A decade ago, the European Central Bank took its first step to becoming the euro area’s firefighter-in-chief.
Its 95 billion-euro ($112 billion) emergency loan to banks on Aug. 9, 2007, was the initial response to a financial crisis that would force the Frankfurt-based institution to expand its balance sheet by trillions of euros. The ECB — together with international peers such as the Federal Reserve and the Bank of England — took center stage in an unprecedented battle against bank failures, recessions and sovereign-debt turmoil that changed the economic landscape and forced a complete rethink of what monetary policy can and should do.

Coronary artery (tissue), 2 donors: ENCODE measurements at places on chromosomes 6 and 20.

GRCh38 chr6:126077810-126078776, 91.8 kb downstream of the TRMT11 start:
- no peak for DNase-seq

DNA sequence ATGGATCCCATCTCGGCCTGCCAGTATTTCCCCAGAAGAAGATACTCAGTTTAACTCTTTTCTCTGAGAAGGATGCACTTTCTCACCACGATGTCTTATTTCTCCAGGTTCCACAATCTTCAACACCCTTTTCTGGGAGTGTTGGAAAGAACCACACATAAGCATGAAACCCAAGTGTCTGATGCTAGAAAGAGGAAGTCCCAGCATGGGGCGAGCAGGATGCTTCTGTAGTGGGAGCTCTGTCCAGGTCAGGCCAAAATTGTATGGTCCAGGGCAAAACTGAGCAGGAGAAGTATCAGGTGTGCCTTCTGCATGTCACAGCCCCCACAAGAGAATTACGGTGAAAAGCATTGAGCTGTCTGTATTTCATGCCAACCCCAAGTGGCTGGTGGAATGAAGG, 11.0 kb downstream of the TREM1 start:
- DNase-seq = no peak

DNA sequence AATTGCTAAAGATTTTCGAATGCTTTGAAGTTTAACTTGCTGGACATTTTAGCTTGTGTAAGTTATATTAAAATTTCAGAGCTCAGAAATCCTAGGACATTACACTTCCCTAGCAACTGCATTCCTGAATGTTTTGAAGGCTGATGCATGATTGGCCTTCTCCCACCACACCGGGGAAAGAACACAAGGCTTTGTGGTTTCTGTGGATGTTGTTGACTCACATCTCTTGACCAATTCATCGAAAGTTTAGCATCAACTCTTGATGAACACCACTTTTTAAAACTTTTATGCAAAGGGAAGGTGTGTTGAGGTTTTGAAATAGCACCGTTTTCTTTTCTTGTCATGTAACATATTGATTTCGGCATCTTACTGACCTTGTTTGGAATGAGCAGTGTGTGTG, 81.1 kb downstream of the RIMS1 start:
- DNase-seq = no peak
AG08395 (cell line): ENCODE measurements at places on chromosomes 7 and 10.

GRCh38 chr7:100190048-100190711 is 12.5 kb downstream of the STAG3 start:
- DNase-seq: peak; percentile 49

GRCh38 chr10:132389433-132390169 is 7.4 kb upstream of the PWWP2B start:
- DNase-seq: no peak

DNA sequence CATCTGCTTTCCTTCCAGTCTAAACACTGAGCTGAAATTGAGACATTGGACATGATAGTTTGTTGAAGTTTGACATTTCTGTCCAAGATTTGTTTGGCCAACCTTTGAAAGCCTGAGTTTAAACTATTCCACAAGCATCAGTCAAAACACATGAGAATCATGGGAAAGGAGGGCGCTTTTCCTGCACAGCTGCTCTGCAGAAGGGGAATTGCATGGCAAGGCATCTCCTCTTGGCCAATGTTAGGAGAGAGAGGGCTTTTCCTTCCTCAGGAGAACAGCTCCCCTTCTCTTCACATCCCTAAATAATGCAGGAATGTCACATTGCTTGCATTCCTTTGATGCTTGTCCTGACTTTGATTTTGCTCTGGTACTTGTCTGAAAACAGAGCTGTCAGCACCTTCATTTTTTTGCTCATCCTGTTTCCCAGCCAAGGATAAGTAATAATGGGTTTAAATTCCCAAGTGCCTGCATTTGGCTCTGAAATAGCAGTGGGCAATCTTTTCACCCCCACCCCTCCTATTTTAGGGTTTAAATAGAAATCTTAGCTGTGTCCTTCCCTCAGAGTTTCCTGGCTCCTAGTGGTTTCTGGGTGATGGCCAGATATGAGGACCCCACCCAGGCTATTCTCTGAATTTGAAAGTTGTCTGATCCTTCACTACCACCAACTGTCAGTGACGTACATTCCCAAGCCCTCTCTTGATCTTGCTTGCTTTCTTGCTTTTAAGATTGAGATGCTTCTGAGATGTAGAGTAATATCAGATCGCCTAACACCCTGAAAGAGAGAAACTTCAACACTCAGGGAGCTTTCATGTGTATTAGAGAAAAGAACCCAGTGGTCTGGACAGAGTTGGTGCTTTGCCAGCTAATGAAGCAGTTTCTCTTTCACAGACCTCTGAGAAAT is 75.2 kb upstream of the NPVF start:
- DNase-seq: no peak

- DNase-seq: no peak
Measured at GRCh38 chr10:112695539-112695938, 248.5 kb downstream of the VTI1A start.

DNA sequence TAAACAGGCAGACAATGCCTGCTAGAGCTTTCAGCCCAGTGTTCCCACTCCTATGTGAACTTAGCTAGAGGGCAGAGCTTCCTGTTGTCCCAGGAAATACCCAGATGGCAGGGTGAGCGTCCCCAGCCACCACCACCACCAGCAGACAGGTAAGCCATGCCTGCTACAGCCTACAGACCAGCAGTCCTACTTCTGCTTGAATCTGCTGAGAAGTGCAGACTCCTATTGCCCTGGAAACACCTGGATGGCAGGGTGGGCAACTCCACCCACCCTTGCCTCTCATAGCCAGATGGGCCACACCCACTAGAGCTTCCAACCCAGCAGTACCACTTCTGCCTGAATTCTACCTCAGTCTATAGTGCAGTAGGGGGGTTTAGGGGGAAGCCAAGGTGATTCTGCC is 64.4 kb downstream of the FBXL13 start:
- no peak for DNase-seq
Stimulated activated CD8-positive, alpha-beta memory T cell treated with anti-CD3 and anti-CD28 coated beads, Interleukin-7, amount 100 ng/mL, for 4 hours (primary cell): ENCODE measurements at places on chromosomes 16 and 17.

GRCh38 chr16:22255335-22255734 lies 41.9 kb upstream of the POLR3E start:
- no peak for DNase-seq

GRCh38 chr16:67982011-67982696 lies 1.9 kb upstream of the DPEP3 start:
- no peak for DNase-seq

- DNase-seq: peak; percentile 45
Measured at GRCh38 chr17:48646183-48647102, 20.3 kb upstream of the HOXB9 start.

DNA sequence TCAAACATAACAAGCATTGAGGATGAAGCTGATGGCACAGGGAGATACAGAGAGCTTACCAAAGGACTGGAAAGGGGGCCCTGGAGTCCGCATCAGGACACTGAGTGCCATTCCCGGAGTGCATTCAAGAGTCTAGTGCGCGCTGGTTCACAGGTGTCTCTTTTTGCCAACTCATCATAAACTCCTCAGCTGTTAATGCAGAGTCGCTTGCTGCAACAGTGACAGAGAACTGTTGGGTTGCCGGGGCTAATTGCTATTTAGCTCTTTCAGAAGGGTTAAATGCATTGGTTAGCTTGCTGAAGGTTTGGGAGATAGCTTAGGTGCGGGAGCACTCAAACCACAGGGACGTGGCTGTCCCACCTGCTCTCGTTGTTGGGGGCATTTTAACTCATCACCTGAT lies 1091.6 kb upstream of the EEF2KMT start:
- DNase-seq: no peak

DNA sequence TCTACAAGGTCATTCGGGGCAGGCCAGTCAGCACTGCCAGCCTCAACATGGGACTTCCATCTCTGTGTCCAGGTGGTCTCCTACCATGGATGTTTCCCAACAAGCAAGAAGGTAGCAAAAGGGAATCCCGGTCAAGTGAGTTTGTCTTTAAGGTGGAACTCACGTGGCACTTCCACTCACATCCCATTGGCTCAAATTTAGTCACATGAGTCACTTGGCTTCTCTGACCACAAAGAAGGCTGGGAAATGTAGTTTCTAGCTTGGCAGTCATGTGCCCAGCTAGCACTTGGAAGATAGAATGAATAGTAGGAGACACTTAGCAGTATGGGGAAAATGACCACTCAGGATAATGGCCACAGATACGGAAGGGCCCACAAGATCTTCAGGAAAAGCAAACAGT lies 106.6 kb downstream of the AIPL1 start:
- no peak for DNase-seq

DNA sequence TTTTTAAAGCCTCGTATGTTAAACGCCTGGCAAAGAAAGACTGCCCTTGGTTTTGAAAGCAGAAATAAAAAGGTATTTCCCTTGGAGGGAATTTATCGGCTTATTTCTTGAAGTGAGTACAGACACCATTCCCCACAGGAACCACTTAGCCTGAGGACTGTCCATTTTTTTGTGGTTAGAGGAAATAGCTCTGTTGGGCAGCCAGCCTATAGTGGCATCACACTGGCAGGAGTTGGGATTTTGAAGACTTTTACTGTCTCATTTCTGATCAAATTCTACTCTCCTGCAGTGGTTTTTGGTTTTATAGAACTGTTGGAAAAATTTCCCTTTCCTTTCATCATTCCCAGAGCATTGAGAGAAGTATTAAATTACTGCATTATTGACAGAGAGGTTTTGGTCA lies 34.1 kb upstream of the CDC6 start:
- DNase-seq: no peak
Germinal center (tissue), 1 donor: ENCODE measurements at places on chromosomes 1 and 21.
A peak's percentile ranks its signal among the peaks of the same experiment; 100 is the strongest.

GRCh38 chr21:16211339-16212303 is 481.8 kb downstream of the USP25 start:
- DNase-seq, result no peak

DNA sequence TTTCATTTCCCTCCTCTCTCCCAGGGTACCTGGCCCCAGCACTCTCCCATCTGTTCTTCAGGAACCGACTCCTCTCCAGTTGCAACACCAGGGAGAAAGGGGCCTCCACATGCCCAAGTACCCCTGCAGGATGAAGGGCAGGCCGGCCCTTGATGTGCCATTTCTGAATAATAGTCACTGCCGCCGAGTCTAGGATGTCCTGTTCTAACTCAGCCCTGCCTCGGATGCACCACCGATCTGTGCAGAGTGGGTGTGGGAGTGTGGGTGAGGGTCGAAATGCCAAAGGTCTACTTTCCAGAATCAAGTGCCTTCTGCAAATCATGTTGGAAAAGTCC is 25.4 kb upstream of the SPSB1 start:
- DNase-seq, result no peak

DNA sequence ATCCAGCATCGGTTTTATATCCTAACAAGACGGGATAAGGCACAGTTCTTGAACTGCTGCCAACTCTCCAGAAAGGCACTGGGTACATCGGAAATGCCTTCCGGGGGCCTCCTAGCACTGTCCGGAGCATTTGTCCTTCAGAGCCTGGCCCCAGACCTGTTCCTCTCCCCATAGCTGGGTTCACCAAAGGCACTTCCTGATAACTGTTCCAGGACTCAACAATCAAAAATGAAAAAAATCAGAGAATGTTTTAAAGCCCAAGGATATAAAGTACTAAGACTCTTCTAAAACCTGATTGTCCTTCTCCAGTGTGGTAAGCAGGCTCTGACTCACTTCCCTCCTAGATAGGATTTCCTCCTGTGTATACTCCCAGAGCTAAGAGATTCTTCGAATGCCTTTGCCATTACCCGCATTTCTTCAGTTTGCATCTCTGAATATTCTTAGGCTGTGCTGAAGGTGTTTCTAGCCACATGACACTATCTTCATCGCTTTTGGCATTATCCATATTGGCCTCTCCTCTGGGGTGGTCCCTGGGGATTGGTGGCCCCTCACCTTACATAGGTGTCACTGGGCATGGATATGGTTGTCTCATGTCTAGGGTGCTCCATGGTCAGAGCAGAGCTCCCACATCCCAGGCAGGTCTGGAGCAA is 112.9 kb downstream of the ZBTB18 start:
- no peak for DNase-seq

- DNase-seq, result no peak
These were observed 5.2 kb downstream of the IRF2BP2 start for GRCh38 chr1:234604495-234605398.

The ECB’s job was additionally hampered by an incomplete currency zone weighed down by infighting and paralysis. But with the recovery finally holding up after years of stimulus and hard-fought economic reforms, central bankers have started to contemplate a return to more normal policies. One of many milestones on that path is expected in the fall, when ECB President Mario Draghi may offer an outline of a gradual exit from a 2.3 trillion euro bond-buying plan.